OVH Managed Kubernetes

MyBinder and OVH partnership

Last month, OVH and Binder team partnered together in order to support the growth of the BinderHub ecosystem around the world. With approximately 100,000 weekly users of the mybinder.org public deployment and 3,000 unique git repositories hosting Binder badges, the need for more resources and computing time was felt. Today, we are thrilled to announce …

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Deploying a FaaS platform on OVH Managed Kubernetes using OpenFaaS

Several weeks ago, I was taking part in a meetup about Kubernetes, when one of the attendees made a remark that resonated deeply with me… Hey, Horacio, that Kubernetes thing is rather cool, but what I would have loved to see is a Functions-as-a-Service platform. Most of my apps could be easily done with a …

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Deploying game servers with Agones on OVH Managed Kubernetes

One of the key advantages of usisng Kubernetes is the formidable ecosystem around it. From Rancher to Istio, from Rook to Fission, from gVisor to KubeDB, the Kubernetes ecosystem is rich, vibrant and ever-growing. We are getting to the point where for most deployment needs we can say there is a K8s-based open-source project for …

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How to monitor your Kubernetes Cluster with OVH Observability

Our colleagues in the K8S team launched the OVH Managed Kubernetes solution last week, in which they manage the Kubernetes master components and spawn your nodes on top of our Public Cloud solution. I will not describe the details of how it works here, but there are already many blog posts about it (here and here, to get you …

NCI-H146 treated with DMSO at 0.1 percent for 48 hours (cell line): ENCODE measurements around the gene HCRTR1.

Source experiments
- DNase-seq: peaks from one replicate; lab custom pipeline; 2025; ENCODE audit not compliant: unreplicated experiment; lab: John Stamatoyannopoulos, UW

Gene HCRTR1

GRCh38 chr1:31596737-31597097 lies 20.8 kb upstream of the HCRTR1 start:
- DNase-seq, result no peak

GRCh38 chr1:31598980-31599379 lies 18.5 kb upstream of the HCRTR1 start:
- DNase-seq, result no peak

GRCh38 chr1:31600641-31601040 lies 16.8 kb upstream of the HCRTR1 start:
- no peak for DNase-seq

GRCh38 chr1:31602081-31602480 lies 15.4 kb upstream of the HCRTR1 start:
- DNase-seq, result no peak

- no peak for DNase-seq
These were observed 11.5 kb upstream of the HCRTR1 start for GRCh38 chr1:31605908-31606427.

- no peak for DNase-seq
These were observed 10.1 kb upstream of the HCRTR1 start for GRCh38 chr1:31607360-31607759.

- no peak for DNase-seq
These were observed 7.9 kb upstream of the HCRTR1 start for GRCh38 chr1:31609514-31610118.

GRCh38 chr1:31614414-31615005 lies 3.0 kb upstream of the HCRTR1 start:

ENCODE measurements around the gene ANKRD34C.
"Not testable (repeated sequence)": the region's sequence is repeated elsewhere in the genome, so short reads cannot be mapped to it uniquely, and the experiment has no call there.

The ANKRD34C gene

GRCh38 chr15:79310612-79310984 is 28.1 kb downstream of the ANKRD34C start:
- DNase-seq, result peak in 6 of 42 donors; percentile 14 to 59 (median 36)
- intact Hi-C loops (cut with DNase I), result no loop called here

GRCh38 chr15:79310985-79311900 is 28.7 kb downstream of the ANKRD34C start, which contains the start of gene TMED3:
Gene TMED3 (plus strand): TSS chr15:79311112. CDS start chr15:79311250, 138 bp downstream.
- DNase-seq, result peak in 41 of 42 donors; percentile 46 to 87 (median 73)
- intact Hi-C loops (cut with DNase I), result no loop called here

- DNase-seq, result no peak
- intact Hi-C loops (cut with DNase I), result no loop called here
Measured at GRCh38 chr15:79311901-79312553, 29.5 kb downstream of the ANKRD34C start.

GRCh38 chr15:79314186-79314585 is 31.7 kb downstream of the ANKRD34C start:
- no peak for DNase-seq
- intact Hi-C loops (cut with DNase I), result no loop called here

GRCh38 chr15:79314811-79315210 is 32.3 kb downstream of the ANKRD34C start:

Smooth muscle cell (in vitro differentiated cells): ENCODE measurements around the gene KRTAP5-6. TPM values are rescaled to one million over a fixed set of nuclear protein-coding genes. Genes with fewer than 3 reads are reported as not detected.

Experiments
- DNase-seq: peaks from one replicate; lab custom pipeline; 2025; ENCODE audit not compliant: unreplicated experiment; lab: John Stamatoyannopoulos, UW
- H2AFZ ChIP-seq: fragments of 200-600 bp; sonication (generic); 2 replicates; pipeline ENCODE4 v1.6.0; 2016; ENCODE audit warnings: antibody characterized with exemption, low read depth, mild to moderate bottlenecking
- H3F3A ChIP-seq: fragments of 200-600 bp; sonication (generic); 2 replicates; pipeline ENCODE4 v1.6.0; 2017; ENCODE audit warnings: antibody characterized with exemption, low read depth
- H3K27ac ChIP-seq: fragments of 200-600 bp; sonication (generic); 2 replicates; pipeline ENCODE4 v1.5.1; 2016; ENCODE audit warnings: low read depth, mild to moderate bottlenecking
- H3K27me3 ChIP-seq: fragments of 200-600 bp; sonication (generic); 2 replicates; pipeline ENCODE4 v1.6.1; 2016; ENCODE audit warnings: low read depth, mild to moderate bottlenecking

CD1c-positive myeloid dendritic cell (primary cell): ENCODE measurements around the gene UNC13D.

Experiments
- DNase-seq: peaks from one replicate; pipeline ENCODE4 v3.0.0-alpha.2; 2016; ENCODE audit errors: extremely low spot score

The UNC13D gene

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Getting external traffic into Kubernetes – ClusterIp, NodePort, LoadBalancer, and Ingress

For the last few months, I have been acting as Developer Advocate for the OVH Managed Kubernetes beta, following our beta testers, getting feedback, writing docs and tutorials, and generally helping to make sure the product matches our users’ needs as closely as possible.

In the next few posts, I am going to tell you some stories about this beta phase. We’ll be taking a look at feedback from some of our beta testers, technical insights, and some fun anecdotes about the development of this new service.

Today, we’ll start with one of the most frequent questions I got during the early days of the beta: How do I route external traffic into my Kubernetes service? The question came up a lot as our customers began to explore Kubernetes, and when I tried to answer it, I realised that part of the problem was the sheer number of possible answers, and the concepts needed to understand them.